And so say all of us.  I wish you all, wherever you are a Merry Christmas, a Delicious Satanmas, and a Salacious Saturnalia!
* Yes, this is simply a rhetorical flourish. Jesus' birth may have happened in March. Or in September -- or not at all -- but it certainly did not happen in December. More here.
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  1. Christmas

    I don't care what it means, why it started and what it represents. I just ADORE Christmas for what it is to me, namely a celebration and holidays and a tradition that I always look forward to.

    I LOVE the festive season.
    I LOVE the parties, and most of all, having a huge tree at home, covered in all my various traditional decorations that I have collected from all over the world over the years.

    I love Christmas music, Christmas lights, and Christmas Food (not to forget the excesses of Christmas Cheer).

    Christmas is what I look forward to each and every year. But alas, what has happened to our special celebration. Forgive me if I am wrong (I do not watch much television at all), but I am yet to see, the Xmas jingles and the warm fuzzies that are generally gushed forth over people like me who bathe in its warm suds.

    In America the term Christmas has been down graded to "holiday" season or "holiday break" and that makes me spit tacks. As Pamela Geller said in her recent radio blog, "I told a Salvation Army street appeal volunteer that they will not be getting another cent from me unless the Sallies recognise Christmas for what it is.
    Apparently the Sallies have removed the Christmas from holidays as well.

  2. The clues for Jesus' birthday are in the bible - and Jesus was not born in December.

    There is no way the census could have been held in winter as many routes would be unpassable and Romans would not be able to get to their home towns.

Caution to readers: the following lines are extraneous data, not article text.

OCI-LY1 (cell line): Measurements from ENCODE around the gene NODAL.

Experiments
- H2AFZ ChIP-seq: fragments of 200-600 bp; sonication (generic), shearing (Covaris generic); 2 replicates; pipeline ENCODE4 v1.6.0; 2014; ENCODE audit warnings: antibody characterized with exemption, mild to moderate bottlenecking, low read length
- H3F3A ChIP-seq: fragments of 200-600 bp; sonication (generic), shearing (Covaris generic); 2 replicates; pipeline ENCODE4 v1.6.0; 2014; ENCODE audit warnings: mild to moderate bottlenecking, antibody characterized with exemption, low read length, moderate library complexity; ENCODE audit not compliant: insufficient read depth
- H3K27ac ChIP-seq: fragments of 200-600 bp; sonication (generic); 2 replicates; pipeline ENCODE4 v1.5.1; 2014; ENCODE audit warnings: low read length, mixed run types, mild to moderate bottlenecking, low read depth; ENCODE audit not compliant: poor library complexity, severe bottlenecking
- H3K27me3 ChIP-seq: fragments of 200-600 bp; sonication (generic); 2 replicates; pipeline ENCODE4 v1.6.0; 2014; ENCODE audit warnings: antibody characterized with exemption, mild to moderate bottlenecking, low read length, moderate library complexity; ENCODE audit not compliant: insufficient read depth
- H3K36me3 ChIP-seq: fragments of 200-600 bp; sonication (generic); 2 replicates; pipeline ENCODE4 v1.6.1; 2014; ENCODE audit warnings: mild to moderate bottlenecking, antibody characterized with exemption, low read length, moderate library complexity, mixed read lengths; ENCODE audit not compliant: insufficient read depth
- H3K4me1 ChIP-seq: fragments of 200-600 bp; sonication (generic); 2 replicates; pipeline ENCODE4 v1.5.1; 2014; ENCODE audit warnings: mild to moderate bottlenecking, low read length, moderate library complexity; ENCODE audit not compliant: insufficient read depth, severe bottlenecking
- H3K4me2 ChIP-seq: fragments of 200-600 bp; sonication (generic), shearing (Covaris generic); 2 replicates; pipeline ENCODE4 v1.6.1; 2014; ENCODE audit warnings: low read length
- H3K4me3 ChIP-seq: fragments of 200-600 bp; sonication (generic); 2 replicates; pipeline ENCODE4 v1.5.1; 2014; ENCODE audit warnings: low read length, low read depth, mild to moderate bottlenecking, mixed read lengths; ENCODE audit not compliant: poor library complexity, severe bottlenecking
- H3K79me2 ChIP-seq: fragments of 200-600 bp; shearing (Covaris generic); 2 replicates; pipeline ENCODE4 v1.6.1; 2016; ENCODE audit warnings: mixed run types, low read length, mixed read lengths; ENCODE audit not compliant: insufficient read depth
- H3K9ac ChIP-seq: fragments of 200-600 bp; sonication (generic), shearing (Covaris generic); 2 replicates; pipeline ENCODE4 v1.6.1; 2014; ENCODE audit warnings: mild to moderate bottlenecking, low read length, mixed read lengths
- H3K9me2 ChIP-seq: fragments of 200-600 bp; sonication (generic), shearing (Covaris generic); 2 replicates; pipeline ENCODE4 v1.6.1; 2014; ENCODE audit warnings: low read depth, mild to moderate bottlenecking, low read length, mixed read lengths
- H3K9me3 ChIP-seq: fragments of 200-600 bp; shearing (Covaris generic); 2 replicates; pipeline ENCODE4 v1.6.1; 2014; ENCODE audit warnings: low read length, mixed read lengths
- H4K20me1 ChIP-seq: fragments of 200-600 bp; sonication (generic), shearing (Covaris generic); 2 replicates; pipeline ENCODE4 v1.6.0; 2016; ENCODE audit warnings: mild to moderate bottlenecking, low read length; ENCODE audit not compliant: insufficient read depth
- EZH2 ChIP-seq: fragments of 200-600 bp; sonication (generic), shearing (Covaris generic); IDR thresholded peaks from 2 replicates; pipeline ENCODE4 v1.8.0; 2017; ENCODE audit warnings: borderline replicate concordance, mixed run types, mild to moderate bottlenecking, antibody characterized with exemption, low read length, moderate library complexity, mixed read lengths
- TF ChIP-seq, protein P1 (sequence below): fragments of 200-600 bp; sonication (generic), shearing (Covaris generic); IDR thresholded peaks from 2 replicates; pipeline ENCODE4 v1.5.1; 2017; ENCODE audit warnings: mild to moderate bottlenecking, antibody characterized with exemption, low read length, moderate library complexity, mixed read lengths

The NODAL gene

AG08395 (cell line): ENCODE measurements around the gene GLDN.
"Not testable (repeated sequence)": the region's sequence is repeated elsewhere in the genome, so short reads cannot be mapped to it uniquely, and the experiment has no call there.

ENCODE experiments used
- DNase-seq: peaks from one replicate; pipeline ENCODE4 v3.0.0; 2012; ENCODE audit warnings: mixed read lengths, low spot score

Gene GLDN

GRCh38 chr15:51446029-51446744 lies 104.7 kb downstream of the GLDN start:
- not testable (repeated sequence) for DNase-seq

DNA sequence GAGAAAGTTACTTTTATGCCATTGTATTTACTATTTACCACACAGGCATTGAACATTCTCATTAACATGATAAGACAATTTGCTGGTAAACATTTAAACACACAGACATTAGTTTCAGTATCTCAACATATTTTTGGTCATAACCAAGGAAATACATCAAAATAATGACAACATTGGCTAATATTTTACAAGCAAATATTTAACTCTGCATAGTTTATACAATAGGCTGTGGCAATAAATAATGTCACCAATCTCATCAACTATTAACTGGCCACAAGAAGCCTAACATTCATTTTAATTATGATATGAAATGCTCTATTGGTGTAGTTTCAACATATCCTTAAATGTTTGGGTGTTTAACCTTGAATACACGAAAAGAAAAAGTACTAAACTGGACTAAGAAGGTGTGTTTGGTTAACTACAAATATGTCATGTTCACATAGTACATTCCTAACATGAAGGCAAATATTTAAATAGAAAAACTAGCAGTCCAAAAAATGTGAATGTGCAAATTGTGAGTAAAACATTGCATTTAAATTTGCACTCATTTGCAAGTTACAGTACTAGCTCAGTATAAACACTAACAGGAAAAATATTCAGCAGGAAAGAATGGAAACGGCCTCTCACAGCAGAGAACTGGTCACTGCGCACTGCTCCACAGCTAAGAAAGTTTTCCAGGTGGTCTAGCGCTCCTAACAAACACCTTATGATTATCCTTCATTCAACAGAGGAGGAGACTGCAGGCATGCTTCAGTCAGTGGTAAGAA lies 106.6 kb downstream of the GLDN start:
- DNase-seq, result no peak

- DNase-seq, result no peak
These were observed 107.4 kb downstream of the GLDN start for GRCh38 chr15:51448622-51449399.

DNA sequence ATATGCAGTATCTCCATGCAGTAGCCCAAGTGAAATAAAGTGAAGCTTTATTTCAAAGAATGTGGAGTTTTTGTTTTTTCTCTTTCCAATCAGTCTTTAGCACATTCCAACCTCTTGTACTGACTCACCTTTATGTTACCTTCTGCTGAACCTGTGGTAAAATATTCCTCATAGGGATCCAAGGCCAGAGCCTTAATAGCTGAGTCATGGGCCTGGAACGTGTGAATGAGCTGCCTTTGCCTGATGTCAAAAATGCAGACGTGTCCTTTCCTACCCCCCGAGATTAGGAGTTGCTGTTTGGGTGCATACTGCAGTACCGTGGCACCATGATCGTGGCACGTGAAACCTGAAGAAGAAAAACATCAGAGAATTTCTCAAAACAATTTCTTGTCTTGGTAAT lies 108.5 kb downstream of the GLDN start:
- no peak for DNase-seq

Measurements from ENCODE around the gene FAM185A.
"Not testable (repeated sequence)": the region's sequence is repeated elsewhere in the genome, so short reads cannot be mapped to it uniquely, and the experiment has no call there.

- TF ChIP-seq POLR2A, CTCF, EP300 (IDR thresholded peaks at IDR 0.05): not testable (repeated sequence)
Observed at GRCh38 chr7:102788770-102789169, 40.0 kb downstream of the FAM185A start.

You can be reasonably certain that Jesus was born in spring, when ewes were lambing. Sheep were kept in barns, but during lambing they needed to be outside to prevent stock loss from new born lambs being crushed to death. The shepherds were would have to stay with the flock at night to prevent losing sheep to Lions, Bears and Wolves.

    As a Christian, I choose to celebrate Christmas as the time of birth of Jesus as it symbolises His coming and bring more light into the world.

    And you can celebrate anything you want. (Even 'Michael, go screw yourself you deluded fool day'.)

  3. Christmas day is the warmup for news years eve!!!!!

  4. RR said...
    I love Christmas music, Christmas lights, and Christmas Food (not to forget the excesses of Christmas Cheer).

    I completely agreed here. I have no love for God, however, I am having drinks & singing christmas carols at my place this coming Saturday (22nd) evening. Christmas means celebrations (whatever people choose to celebrate).

  5. There's a perfectly good reason to change "Merry Christmas" to "Happy Holidays". It's so you can be truly multicultural and sensitive to the feelings of non Christians.. especially Muslims.

    It's all about respect for other people's beliefs and being inclusive, and especially being Politically Correct.

    I'll just say be fucked to that, it's Christmas, and Merry Christmas to you all!


  6. To be fair, JC, Americans have specifically used the term "Happy Holidays" for decades. It's nothing new. But rather than pacify Muslims, I was told it evolved to initially include the Jewish celebration of Hanukkah.

    For sure, it's since been adopted elsewhere by the sort of dolts in Birmingham who dropped the word 'Christmas' from its traditional annual fest ..

    RR & FF: I'm no pagan, but I love the whole shebang, too! Trees, decorations, music, presents, food, drink & family. Love it all!

    Merry Christmas!

  7. There will be no nativity scenes in Wellington this year.
    Nothing to do with PC.
    They just could not find three wise men.

    They had no trouble finding the asses to come to the table though.